Your voice and body are tools that can be used to enhance your message. While content is always the most important factor in any technical presentation, the impact of delivery style on the effectiveness of a presentation is not to be underestimated. To see this, all you have to do is think back to some of the best presentations that you have witnessed. No doubt that in addition to compelling content, that presentation had some other outstanding qualities that can be attributed to the presenter’s delivery.  

At the top of most audiences’ list of attributes of a good speaker are energy and enthusiasm for what they are presenting. This is the most important element of an effective delivery style. You should determine what it is about your topic area that you are enthusiastic about and allow that to come through in your delivery. You can see this evidenced in different ways as you view the videos of the featured presenters on this site. There is no “formula” for effective delivery, instead the key is that each presenter should develop a delivery style that is natural for them.    

Although it is crucial that your delivery is natural for you, that doesn’t mean that you don’t have any control over your delivery, and you are stuck with whatever currently happens when you present because you aren’t “naturally” comfortable. Instead, it takes practice to develop a natural and effective style. Many presenters feel that because they are so nervous when they give presentations that they can never be “one of those” presenters that seems so comfortable in front of an audience. Therefore, they resign themselves to just trying to survive their presentations instead of trying to thrive within them. With some practice, most presenters, regardless of nervousness, can dramatically improve their delivery style.

The key to developing an effective delivery is to practice A LOT. You will need to become aware of what you are doing with you voice and body and then work on becoming comfortable with incorporating some new strategies, such as more vocal emphasis or moving throughout the space more effectively. Many presenters want a “magic bullet” to help them become more comfortable with presenting, but the real answer is to practice and prepare. Every effective presenter has worked very hard to become that way—this should be encouraging news because this means that if you are willing to put in the effort, you too can significantly improve your delivery. This preparation will ultimately lead to confidence in your material and your presentation. Work hard and then take comfort in the fact that you have prepared for your presentation situation. Have confidence that you know your content because you have put in the time and turn your focus towards conveying understanding to your audience about the subject and to allowing your passion for your subject to come out. 

There are many resources available in public speaking textbooks and online that discuss elements of delivery (volume, rate, gestures, etc.) quite well and you are encouraged to review those, if needed.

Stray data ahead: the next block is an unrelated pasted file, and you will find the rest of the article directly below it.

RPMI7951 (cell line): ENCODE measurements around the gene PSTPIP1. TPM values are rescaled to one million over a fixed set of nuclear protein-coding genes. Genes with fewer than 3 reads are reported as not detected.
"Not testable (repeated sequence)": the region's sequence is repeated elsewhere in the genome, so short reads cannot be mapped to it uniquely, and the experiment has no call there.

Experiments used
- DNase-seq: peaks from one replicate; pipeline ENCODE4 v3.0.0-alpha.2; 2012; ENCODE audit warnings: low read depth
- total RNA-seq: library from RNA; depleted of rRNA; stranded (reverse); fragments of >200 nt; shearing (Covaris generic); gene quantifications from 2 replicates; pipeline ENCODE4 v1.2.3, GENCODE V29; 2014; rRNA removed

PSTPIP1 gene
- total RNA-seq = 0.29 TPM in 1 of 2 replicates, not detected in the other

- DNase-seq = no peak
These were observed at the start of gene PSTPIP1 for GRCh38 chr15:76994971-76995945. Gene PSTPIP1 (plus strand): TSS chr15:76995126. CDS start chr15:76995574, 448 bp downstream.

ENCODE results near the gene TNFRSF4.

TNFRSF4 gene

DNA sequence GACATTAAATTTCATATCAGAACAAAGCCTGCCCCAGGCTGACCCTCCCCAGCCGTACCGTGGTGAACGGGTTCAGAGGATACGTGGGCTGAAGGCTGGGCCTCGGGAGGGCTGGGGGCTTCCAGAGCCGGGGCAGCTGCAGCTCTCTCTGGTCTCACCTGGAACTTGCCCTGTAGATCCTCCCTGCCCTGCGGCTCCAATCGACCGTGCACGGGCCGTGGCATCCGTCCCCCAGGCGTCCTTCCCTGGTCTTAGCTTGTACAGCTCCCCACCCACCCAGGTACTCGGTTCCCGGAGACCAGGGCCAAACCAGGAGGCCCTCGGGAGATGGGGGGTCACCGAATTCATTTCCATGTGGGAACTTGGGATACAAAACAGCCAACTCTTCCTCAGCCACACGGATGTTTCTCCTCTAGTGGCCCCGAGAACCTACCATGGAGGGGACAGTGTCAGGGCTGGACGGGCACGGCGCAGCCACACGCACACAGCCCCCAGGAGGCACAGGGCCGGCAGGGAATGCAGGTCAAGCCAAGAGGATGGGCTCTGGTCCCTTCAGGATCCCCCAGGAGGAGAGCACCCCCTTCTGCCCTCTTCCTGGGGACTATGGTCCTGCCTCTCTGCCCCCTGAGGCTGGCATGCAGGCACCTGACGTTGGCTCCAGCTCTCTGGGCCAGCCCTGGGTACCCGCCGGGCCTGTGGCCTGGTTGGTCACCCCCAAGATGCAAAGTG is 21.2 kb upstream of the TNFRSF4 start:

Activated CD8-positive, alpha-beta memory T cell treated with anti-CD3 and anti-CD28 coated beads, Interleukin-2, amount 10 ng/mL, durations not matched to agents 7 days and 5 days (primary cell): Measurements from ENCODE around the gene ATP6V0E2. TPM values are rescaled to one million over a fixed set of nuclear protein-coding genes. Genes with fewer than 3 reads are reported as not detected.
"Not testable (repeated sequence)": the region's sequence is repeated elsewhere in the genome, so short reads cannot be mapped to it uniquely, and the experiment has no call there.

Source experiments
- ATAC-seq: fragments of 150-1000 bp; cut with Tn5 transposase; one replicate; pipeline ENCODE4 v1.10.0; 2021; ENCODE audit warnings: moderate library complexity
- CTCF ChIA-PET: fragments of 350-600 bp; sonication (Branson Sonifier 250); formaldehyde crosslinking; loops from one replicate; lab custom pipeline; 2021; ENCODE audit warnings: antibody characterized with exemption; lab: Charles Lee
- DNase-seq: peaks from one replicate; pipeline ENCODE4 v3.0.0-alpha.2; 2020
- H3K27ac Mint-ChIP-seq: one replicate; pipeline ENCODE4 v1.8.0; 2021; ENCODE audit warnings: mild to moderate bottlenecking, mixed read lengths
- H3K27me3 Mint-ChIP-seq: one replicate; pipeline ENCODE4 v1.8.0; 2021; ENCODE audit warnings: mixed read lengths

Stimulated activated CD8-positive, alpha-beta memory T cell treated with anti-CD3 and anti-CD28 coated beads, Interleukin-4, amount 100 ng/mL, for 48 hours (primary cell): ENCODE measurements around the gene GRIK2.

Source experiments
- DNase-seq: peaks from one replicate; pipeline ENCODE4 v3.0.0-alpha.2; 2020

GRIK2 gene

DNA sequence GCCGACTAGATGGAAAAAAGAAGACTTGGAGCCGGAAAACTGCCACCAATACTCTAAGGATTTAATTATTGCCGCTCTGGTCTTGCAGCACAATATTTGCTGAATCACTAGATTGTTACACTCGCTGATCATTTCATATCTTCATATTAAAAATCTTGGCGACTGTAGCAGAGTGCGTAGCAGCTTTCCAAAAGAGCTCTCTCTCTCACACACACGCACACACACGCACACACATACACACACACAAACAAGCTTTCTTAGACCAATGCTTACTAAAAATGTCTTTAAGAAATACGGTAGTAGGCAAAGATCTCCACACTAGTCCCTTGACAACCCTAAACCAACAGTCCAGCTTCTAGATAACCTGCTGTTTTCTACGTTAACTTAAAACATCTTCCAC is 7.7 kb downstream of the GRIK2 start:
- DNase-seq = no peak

Let’s take a look at a few areas of delivery that are especially relevant for a technical presentation: 

  1. Rate. The speed at which you speak matters in a technical presentation.  Because there is often so much dense information to be communicated, it is important that you provide enough time for your audience to keep up with your material. Many presenters feel that they must speak quickly in order to get through all the material that they have planned, but If you find yourself in such a position, it is usually better to cut out some information so that you can speak at a more reasonable pace. If you choose to try to cover everything at a rapid speed, there is a high risk that your audience will retain very little of anything, which will have made that extra material counterproductive.
  2. Using Pauses. Pauses are an important delivery tool for a presenter. Pauses serve two very useful functions—they allow your audience a moment to absorb what you have said and they communicates emphasis, but also, they can give you a needed moment to organize your thoughts about what you will be discussing next. Just be sure your pauses don’t become those dreaded verbal fillers by filling them with meaningless sounds like “umm” or “uh”.  
  3. Eye contact. Make specific and sustained eye contact with individual members of your audience and be sure that you don’t spend too much time talking to your slides. Many presenters feel uncomfortable with looking at the audience and instead they retreat to spending their whole presentation talking to the projector screen. Again, practice will help you to be more comfortable with making eye contact with your audience. Eye contact also provides you with a valuable feedback mechanism—you can see if you audience looks confused and perhaps you need to spend more time on an explanation. Finally, it is important to note that in a technical presentation you are expected to speak to the audience from your knowledge of your material and not rely on notes. When a presenter relies on notes for their information this can have a negative impact on the presenter’s credibility because it implies to the audience that you don’t have a firm grasp on your content. It is fine to briefly refer to a note card for precise information (statistics, quotes, etc.), but refer to that note card only when necessary and keep it out of sight otherwise. Ideally, you will not utilize notes at all.